"He never thought about any of the awards without thinking about all the others who had gone before him," Wilson noted. Pointing out that Chibitty was a traditional Comanche speaker, Wilson said his death is a huge loss to the Comanche community. "He tried to teach Comanche to whomever showed an interest in it," she noted.

"He was a big powwow Indian, and he took me into his family more than 35 years ago," said Wilson, a Quapaw Indian, who is a former Miss Indian Oklahoma and a Quapaw tribal princess. "He adopted me, and put his daughter's clothes on me, and took me out to a big powwow in Tulsa. He told everybody that he gave me permission to wear Comanche clothes because he'd taken me into his family as his daughter."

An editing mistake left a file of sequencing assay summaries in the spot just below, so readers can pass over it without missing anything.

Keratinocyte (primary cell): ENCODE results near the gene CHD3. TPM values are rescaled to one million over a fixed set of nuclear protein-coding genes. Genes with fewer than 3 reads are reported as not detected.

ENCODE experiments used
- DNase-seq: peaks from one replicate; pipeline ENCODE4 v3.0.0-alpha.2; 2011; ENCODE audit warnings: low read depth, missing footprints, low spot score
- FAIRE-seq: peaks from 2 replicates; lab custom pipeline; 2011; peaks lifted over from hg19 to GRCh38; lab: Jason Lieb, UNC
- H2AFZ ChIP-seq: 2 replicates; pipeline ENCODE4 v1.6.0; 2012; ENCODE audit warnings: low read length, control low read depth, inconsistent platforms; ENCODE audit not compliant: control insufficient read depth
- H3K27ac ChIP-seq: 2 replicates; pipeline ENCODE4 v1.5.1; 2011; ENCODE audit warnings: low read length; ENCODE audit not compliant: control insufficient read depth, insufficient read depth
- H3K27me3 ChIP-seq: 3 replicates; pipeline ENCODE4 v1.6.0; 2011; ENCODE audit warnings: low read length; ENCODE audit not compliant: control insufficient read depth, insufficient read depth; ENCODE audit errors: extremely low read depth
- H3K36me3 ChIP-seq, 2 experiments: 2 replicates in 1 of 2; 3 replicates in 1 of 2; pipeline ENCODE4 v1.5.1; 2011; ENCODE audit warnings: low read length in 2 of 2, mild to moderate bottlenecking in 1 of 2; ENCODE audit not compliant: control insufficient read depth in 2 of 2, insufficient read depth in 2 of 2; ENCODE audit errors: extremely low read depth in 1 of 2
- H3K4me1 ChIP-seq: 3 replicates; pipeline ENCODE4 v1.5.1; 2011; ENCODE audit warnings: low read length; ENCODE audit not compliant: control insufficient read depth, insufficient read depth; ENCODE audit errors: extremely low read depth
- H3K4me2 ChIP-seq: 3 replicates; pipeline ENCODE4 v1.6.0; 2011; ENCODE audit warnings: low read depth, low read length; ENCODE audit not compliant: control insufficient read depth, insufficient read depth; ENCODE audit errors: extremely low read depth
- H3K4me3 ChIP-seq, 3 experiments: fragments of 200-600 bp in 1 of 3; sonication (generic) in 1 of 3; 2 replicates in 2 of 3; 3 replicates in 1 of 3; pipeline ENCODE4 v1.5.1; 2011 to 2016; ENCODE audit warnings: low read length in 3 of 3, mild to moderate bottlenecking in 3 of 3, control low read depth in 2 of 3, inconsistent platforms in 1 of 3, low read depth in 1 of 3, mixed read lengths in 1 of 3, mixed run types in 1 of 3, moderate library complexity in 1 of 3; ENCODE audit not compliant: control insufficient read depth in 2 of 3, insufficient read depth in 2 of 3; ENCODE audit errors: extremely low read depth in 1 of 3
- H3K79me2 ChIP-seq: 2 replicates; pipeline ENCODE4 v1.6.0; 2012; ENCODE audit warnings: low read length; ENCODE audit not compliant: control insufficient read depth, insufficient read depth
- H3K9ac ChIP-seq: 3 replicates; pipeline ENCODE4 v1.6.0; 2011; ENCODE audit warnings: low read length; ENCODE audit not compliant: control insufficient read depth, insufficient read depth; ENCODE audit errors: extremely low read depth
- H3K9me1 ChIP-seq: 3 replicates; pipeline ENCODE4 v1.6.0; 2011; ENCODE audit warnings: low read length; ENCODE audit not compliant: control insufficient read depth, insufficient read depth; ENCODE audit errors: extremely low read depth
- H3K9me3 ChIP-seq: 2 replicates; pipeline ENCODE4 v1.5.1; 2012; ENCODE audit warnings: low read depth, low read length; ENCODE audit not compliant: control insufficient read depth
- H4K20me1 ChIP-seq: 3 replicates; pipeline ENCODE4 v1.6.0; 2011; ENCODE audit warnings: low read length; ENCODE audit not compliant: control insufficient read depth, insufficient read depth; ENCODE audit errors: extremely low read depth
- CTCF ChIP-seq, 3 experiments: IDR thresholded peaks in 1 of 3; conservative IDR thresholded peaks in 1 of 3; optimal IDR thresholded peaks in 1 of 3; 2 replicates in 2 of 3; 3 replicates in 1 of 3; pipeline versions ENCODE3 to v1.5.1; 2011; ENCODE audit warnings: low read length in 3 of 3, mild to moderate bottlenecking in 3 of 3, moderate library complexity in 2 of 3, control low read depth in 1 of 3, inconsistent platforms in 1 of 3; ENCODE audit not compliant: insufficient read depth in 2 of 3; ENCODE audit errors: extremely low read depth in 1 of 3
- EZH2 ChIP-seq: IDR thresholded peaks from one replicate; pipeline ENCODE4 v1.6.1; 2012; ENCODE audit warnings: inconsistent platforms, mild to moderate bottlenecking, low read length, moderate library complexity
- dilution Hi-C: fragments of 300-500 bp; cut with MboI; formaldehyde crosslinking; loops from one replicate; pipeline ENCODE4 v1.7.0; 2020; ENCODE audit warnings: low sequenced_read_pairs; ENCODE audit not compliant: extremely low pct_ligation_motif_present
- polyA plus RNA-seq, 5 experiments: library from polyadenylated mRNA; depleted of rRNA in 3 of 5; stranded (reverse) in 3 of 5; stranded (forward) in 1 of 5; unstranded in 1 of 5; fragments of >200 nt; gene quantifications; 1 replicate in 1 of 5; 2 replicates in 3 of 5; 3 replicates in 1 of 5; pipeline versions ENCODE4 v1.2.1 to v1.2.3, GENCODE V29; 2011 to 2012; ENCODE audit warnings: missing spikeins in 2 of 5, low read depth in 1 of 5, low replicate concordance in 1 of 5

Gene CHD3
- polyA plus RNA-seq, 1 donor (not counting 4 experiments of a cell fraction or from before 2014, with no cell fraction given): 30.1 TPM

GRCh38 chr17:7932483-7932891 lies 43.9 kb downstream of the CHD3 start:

Wilson said she has many fond memories of Chibitty, including going to powwow dances with him and his brother. Both of them were nationally known for their Indian championship dancing. "When he and his brother and other Comanches came out onto the dance floor, they looked like royalty," she said. "They were always recognized in the Indian community as championship dancers.

"We'd laugh and tease, and he was always fun to be around," Wilson said. "But an important thing is that he was always there for anyone who needed help, whether they had problems with drinking or just needed someone to talk to. He was always available to listen to them and give advice, or be a friend.